The Takeover Regulations set out certain obligations regarding confidentiality and transparency. For example, all negotiations between the independent board and an offeror must remain and be kept confidential. If there is a leak of price-sensitive information, however, or if there is a reasonable suspicion that such a leak has occurred, the relevant information must immediately be disclosed in a cautionary announcement that must be prepared and released by the target. There is a similar requirement expressly contained in the JSE Listings Requirements (see below).
General Disclosure Obligations
The JSE Listings Requirements provide that “with the exception of trading statements, an issuer must, without delay, unless the information is kept confidential for a limited period of time, release an announcement providing details relating, directly or indirectly, to such issuer that constitutes price-sensitive information.” In practical terms, this means that, upon the conclusion by a JSE-listed company of a transaction agreement with an offeror in relation to an offer, the principal terms of the offer must be made public.
Firm Intention Announcement
A firm intention announcement must be made when either a mandatory offer is triggered, or when an offeror has communicated a firm intention to make an offer and is ready, able and willing to proceed with an offer. The responsibility for making such announcement rests with the independent board of the target.
A firm intention announcement is required to contain information on a range of matters that are prescribed in the Takeover Regulations, including (i) the identity of the offeror and its concert parties, (ii) the consideration offered, (iii) the terms of the offer, (iv) the details of the cash confirmation provided to the TRP, (v) the estimated timetable of the offer, (vi) the details of any beneficial interest in the target company held by the offeror and any of its concert parties, and (vii) other details of support received from any of the offeree company shareholders. Once the firm intention announcement has been published, the offeror must proceed with its offer.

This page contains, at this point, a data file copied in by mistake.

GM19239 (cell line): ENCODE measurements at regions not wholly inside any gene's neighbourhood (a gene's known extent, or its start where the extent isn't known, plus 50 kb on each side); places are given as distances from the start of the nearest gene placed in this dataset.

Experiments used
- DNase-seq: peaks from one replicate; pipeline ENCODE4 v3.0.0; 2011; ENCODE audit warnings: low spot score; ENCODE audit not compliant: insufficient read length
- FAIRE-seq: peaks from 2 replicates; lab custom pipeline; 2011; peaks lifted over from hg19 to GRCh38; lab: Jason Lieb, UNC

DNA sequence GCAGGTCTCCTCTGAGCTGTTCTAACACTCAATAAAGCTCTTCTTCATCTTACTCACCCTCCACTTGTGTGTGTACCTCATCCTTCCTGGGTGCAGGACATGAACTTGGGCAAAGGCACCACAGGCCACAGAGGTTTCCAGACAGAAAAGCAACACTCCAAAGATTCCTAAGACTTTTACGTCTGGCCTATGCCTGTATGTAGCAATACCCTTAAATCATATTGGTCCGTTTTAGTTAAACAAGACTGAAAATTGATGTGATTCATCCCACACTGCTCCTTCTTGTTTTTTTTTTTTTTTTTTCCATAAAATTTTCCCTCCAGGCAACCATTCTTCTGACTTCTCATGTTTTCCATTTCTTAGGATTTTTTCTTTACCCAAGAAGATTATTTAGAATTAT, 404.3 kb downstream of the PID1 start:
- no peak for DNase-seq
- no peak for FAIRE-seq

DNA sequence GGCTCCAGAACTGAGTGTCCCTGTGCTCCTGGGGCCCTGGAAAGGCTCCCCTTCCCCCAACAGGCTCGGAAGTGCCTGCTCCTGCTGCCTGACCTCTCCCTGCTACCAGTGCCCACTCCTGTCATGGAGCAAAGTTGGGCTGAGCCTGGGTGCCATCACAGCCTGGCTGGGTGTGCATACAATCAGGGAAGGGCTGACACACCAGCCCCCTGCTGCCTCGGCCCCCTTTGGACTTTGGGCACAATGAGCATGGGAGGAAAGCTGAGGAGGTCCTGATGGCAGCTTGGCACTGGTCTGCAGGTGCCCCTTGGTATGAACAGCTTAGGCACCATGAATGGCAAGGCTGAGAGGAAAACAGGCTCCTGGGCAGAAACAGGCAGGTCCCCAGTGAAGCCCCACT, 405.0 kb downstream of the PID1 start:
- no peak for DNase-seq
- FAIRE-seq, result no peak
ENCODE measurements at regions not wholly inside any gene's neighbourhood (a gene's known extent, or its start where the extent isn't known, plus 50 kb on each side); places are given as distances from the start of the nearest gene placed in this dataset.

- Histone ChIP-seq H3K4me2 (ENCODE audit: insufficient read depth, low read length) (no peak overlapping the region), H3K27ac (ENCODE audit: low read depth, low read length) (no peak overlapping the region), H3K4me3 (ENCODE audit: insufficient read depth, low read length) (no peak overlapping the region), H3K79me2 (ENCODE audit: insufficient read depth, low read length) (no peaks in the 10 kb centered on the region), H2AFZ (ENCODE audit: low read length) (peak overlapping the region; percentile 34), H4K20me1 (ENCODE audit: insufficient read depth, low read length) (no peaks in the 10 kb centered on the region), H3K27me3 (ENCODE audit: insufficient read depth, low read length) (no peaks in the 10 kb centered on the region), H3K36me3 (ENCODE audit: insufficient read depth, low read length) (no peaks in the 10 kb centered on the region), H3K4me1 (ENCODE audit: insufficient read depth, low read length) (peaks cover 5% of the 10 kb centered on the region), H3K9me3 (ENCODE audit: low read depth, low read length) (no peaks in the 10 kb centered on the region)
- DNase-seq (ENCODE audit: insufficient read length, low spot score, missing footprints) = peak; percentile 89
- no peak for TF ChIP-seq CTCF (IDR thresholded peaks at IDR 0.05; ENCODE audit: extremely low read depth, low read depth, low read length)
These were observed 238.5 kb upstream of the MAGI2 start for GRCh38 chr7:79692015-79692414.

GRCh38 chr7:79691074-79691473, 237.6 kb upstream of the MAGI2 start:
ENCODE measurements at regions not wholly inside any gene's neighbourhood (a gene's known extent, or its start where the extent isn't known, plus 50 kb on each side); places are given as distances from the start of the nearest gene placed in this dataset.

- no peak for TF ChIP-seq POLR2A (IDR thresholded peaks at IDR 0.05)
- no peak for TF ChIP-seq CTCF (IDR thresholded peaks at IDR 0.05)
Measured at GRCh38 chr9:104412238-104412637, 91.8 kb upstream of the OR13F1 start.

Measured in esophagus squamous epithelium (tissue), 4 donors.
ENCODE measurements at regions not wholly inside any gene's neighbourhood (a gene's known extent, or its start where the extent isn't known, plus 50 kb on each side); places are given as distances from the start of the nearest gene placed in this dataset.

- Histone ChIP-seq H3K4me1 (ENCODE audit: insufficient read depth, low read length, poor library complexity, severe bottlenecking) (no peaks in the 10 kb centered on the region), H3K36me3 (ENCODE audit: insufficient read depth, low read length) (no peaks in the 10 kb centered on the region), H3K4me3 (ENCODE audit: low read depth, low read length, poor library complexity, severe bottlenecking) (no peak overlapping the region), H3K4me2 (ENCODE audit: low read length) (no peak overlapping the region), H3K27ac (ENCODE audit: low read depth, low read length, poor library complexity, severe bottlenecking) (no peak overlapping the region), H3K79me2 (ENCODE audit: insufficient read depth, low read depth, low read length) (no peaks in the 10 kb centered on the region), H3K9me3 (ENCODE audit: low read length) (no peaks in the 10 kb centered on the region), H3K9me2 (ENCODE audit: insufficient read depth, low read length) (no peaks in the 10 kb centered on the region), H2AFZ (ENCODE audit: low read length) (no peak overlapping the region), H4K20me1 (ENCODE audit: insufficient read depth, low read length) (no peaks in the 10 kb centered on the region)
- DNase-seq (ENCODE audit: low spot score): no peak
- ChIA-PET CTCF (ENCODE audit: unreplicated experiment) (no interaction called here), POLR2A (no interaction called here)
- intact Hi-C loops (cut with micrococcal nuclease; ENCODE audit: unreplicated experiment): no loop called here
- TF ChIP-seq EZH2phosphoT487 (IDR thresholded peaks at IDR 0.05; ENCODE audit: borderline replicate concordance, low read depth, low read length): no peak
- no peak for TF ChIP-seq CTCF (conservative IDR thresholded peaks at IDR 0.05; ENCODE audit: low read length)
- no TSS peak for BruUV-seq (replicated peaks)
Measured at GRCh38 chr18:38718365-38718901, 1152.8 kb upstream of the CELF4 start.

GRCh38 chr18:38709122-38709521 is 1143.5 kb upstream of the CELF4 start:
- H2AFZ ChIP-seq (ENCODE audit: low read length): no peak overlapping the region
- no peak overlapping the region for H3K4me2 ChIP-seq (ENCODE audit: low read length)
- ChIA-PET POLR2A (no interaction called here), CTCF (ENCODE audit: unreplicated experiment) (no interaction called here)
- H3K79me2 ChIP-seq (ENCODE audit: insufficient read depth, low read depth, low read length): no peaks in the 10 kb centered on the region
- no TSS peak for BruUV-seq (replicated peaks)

Within 20 business days after a firm intention announcement has been published, the offeror must publish an offeror circular. The Takeover Regulations prescribe the information that must be contained in an offeror circular. Within 20 business days of the offeror circular being posted, the independent offeree board is required to post its circular. Similarly, the Takeover Regulations prescribe the information that is required to be contained in the offeree circular.
If a transaction is one that is “friendly”, it is considered market practice to combine the offeror and offeree circular. In such a case, the circular will be a combined offer circular prepared by the offeror and offeree. A combined offer circular must contain the information required for both an offeror circular and an offeree response circular. The same time periods apply in respect of a combined offer circular.
The market practice on the timing of any of the disclosures discussed in 5.1 Requirement to Disclose a Deal does not differ from the legal requirements described there.
However, in a “friendly” transaction where it is market practice to combine the offeror and offeree circular, although the time periods to post the combined circular are equally applicable in such an instance, in practice, these periods may be, and are usually, extended with the approval of the TRP.
Scope of Due Diligence